Briggs Library Associates Juried Art Award Winner

Belinda Threadgil standing by her Educate Them art piece
Publication date: 
April 15, 2020

Belinda Threadgil, a first year transfer student and Studio Art major, is the recipient of the 2020 Briggs Library Associates Art Award for her mixed media piece entitled Educate Them.

The piece showcases the Morris Indian Boarding School boy's dormitory, which is the only building still standing from that time period. It is now the home of the Multi Ethnic Resource Center. Surrounding the image of the dormitory are black and white pictures of young Native American students set against a colorful backdrop of a broken Native American star.

Threadgil, a citizen of the Musogee Creek nation, described the piece as a means to educate people about genocide. She wants the viewer to learn from hisory and she sees herself as a bridge connecting the past to the future. It was a long journey for Belinda to get to UMN Morris and her art. When her kids were born many years ago she decided to hang up her paintbrushes and focus on being a mother. Now they are grown and out on their own. All have college degrees. It is rare for a Native American family to have parents and children all with advanced degrees, but in Belinda's case this was no accident. Her father always told her that, "If you get an education you can do anything," and Belinda and her husband modeled that belief with their children evey chance they got.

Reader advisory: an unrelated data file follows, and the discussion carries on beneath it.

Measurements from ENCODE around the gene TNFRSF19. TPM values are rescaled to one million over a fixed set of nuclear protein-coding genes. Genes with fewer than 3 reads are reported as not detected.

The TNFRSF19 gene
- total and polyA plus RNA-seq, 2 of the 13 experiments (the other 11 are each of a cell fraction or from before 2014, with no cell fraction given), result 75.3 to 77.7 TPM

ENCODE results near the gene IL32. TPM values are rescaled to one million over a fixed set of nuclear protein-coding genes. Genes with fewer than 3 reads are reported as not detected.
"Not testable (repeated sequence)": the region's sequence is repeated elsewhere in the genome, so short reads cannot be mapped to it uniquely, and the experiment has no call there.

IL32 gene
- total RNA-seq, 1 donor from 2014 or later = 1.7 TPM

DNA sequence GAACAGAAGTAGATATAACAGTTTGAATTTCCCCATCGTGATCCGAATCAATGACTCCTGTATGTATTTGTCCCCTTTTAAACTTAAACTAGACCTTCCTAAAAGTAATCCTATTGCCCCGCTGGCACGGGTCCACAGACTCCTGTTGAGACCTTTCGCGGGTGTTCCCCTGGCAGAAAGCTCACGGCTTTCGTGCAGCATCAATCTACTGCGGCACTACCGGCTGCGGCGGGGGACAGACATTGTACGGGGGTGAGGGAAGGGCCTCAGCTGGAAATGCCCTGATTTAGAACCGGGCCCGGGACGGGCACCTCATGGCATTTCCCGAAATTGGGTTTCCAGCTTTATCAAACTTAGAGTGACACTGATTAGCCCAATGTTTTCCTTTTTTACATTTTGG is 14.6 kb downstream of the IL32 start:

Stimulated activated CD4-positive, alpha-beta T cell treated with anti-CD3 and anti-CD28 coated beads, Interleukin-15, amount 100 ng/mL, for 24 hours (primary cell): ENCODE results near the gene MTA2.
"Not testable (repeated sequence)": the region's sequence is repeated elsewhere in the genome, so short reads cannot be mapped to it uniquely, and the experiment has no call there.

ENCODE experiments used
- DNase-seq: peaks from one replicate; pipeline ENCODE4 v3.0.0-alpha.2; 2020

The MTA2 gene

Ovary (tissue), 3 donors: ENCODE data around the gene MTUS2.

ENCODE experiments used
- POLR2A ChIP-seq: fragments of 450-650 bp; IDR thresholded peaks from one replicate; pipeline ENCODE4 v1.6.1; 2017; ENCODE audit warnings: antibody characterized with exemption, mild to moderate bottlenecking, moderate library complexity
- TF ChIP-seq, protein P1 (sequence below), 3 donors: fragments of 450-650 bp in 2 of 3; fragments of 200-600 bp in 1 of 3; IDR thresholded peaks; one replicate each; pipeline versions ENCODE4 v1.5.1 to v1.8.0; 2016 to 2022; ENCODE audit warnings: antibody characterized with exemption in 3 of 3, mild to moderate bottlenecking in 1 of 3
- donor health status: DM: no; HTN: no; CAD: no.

Now Belinda is finally back in the studio and finishing her undergaraduate degree, a process she started before her kids were born when she received her Associates degree. So it came as quite a surprise to her when the first piece she had made in decades won an award.

"I was shocked beyond words," she explained. "It's a privilige."

That success came about with careful planning that started before she put a paintbrush in her hand. First she went to the library and researched the topic of boarding schools. With the help of libraians and archivists, of which she is very grateful, she found books and materials that informed her project and enriched her understanding. The result is a beautiful piece that honors the past by educating the viewer and begs for understanding so that such tragedy will not be repeated.

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